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Purpose: This qualitative study aimed to explore the experiences of parents supporting their child with Autism Spectrum Disorder (ASD) and overweight or obesity (OW/OB), including their weight management support needs.

 

Methods: Interview transcripts were analysed using inductive thematic analysis. Nine parents (n = 9 mothers) of ten children with ASD (7 males, 3 females) participated in individual semi-structured interviews.

 

Results: The three themes developed were: (1) Our journey to obtain weight management support; (2) I need real-world solutions; and (3) The what, who and how of our weight management needs. Parents reported being proactive in seeking weight management support for their child but were disappointed with the services offered. Resources were not tailored to the child’s complex nutrition and behavioural issues or their abilities and functioning. A multidisciplinary approach that integrated both disability and weight management expertise was desired, but not experienced. A range of formal and informal programs were recommended.

 

Conclusion: This study provides a call to action for supports that ensure children with ASD and OW/OB receive integrated, individualised support to maximise their health and wellness.

Let’s not go back to ‘normal’! lessons from COVID-19 for professionals working in childhood disability

ROSENBAUM, Peter L
SILVA, Mindy
CAMDEN, Chantal
January 2021

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Purpose: The worldwide COVID-19 pandemic has changed almost all aspects of our lives, and the field of childhood disability is no exception.

 

Methods: This article is based on an invited lecture by the first author at a conference–the eHealth Summit (“Pediatric Rehabilitation in a Digital Space”)–organized by the other authors and their colleagues in May 2020.

 

Results: The first author offers his own experiences and perspectives, supplemented by comments and observations contributed by many of the 9000+ attendees at this talk, as curated by the second and third authors. The basic messages are that while life for families of children with developmental disabilities, and for service providers who work with them, is significantly altered, many important lessons are being learned.

 

Conclusions: The comments from participants support the currency of the ideas that were presented, and encourage childhood disability professionals to reflect on what we are learning, so that we can seize the opportunities they afford to do things differently–and we believe better–moving forward.

The impact of COVID-19 measures on children with disabilities and their families in Uganda

MBAZZI, Femke Bannink
NALUGYA, Ruth
KAWESA, Elizabeth
NIMUSIIMA, Claire
KING, Rachel
VAN HOVE, Geert
SEELEY, Janet
2021

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To understand the impact of the COVID-19 public health response on families of children with disabilities in Central Uganda we conducted phone interviews with parents and children during the first 5 months of the outbreak (March - July 2020). Most parents and children were well informed about COVID-19 and were keen to adhere to government prevention measures. The majority said lock-down measures had a negative effect on their mental and physical health, social life, finances, education and food security. Access to medical services and medication for chronic illness had been limited or absent due to restrictions in travel, some facilities restricting access, and limited financial resources. The majority of parents reported loss of work which resulted in difficulties in finding enough food and paying rent. Parents worried about children missing education and friends. We suggest greater attention to children with disabilities and their families when implementing mitigating and long-term responses.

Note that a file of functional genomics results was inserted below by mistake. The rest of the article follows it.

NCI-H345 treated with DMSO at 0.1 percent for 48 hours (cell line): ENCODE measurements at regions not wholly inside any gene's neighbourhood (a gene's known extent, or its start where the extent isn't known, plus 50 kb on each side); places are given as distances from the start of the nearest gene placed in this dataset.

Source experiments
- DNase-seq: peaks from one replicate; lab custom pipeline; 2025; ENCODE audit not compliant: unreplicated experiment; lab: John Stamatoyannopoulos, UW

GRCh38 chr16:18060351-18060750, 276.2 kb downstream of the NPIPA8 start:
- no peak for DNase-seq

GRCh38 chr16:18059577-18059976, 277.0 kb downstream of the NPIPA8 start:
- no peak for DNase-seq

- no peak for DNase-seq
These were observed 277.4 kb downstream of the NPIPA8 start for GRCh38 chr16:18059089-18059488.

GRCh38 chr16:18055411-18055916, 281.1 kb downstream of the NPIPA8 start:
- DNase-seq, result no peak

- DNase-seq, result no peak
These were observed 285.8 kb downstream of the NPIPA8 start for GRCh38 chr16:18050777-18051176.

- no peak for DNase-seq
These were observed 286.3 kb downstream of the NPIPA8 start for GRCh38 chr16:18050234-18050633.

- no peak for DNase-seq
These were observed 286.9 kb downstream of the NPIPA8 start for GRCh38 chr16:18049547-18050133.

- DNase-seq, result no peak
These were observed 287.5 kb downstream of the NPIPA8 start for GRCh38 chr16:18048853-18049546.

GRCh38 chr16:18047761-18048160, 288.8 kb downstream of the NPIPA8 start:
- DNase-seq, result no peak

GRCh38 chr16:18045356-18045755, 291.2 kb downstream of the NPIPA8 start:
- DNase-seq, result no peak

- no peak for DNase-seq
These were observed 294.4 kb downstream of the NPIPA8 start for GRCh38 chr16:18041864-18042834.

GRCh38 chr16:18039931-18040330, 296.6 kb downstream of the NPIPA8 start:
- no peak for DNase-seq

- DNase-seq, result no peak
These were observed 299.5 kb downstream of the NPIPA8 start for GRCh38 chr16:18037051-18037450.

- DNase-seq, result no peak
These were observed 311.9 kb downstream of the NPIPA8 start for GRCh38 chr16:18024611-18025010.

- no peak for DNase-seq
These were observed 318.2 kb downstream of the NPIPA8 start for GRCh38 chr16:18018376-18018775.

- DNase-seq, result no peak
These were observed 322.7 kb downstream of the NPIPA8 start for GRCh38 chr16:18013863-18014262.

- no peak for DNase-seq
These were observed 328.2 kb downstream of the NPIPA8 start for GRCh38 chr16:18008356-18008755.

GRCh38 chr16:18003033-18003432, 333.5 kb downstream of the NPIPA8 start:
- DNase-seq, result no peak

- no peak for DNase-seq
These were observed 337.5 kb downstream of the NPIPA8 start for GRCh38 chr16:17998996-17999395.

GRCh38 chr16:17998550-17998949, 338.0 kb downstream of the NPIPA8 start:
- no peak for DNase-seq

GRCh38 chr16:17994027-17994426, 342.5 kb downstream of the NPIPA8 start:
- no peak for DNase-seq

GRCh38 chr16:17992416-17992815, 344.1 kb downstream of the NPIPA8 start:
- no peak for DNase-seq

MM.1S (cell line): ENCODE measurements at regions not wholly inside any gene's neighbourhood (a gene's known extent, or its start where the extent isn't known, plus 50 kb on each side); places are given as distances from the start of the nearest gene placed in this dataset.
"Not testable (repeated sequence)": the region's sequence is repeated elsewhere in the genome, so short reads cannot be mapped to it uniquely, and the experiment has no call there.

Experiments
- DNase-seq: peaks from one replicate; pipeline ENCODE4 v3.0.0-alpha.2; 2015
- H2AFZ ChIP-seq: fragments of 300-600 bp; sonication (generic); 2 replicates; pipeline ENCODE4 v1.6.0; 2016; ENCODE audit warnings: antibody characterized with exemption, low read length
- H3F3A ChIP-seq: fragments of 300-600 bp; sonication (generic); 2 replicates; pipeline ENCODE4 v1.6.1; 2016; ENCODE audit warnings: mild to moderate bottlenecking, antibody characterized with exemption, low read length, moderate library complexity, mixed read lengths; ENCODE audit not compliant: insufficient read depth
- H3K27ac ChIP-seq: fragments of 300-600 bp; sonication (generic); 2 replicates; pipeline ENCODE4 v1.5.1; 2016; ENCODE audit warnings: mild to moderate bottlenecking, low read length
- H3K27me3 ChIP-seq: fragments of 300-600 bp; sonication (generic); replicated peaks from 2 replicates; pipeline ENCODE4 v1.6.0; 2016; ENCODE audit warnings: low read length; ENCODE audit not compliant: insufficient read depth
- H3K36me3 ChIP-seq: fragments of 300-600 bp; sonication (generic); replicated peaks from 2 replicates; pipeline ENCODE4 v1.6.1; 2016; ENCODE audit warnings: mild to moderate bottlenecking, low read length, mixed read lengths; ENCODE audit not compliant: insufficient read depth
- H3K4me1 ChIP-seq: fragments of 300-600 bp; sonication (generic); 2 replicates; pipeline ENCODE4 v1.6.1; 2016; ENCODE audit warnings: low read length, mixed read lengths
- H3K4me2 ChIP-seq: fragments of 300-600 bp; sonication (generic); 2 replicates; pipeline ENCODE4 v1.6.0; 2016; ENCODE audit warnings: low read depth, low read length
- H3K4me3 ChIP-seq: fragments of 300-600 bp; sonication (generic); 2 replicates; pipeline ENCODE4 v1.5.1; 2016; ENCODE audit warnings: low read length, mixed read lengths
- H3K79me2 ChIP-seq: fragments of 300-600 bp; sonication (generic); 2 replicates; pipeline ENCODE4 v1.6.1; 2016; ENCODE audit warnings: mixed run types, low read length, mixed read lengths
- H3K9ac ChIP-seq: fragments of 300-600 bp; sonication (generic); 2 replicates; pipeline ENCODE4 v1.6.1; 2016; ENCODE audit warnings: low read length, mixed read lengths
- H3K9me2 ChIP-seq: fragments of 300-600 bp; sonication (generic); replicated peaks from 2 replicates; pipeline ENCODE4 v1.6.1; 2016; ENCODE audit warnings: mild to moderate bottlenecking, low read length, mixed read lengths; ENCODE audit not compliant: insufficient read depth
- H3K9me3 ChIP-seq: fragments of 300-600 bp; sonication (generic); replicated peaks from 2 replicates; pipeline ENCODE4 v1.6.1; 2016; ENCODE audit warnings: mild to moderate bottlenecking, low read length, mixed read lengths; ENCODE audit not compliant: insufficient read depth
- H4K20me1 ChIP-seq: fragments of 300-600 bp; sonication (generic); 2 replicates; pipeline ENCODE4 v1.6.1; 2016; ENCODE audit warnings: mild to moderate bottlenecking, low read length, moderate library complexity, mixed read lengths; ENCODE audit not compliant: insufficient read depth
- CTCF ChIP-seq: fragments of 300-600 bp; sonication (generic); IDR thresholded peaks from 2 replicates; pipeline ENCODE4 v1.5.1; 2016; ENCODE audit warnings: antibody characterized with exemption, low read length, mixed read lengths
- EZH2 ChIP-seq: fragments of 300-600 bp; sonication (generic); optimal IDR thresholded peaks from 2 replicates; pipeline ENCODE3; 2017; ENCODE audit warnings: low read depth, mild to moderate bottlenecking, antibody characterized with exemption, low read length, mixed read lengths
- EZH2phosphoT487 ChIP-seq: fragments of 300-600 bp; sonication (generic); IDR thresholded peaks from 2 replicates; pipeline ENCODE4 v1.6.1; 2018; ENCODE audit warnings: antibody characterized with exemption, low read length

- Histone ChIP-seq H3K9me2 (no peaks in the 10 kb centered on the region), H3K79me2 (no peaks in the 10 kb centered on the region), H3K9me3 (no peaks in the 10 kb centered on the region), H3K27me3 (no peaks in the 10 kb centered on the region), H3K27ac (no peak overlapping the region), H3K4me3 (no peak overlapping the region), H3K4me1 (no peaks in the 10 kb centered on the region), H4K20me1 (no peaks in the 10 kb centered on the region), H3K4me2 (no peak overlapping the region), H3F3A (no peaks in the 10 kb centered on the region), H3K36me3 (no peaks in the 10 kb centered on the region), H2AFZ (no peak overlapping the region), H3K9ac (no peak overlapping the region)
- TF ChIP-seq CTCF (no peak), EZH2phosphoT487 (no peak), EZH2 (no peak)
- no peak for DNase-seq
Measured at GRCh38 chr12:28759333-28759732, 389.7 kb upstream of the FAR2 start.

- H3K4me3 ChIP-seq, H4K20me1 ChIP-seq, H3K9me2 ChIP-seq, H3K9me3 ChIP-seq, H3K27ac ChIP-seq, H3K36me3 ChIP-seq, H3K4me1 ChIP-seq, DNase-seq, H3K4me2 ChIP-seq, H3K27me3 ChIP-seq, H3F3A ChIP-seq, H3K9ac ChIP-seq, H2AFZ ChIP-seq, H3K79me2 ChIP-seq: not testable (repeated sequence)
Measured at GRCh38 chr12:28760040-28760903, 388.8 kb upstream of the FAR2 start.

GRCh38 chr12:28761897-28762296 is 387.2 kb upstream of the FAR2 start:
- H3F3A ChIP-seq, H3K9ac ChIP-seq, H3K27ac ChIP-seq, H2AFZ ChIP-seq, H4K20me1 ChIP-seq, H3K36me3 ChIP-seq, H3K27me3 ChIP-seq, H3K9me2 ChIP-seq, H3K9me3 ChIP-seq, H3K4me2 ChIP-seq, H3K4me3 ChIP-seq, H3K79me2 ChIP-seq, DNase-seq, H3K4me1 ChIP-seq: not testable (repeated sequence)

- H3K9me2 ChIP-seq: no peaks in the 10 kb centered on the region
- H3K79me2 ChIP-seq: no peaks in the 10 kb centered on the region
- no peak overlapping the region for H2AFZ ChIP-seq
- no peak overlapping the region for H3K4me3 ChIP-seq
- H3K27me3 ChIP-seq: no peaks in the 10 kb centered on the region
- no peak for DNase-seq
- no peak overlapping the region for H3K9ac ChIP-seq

Enhancing Function, Fun and Participation with Assistive Devices, Adaptive Positioning, and Augmented Mobility for Young Children with Infantile-Onset Spinal Muscular Atrophy: A Scoping Review and Illustrative Case Report

LIVINGSTONE, Roslyn
PALEG, Ginny
2021

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Recent advances in medical interventions have changed the prognosis for children with infantile-onset spinal muscular atrophy (SMA-1); however, little has been published regarding rehabilitation management. A rapid scoping review was conducted in November 2020 using Medline and CINAHL databases. Evidence supporting use of assistive devices and equipment to enhance participation, mobility, function, and posture in lying, sitting, and standing positions was sought. From 239 articles, only five studies (describing use of augmentative communication, manual and power mobility, supported standing and orthotic devices) met inclusion criteria. Results are presented alongside a case report of a 5-year-old boy (treated with Nusinersen since 7 months-of-age) who uses a variety of devices to enhance his activity and participation in family life. While reclined and tilted sitting positions as well as power mobility were previously considered for children with SMA-1, this child has progressed to supported upright standing, self-propelling a lightweight manual wheelchair indoors, communicating using multiple methods and taking steps in a dynamic mobility device. Power mobility was introduced in a switch-adapted cart at 11 months and he was independently exploring indoors and outside in his power wheelchair before 20 months. Research evidence is limited, but alongside the case report highlights the importance of a comprehensive and proactive approach to enhancing function, fun and participation with family and friends through adaptive equipment for children with significant and life-limiting disabilities.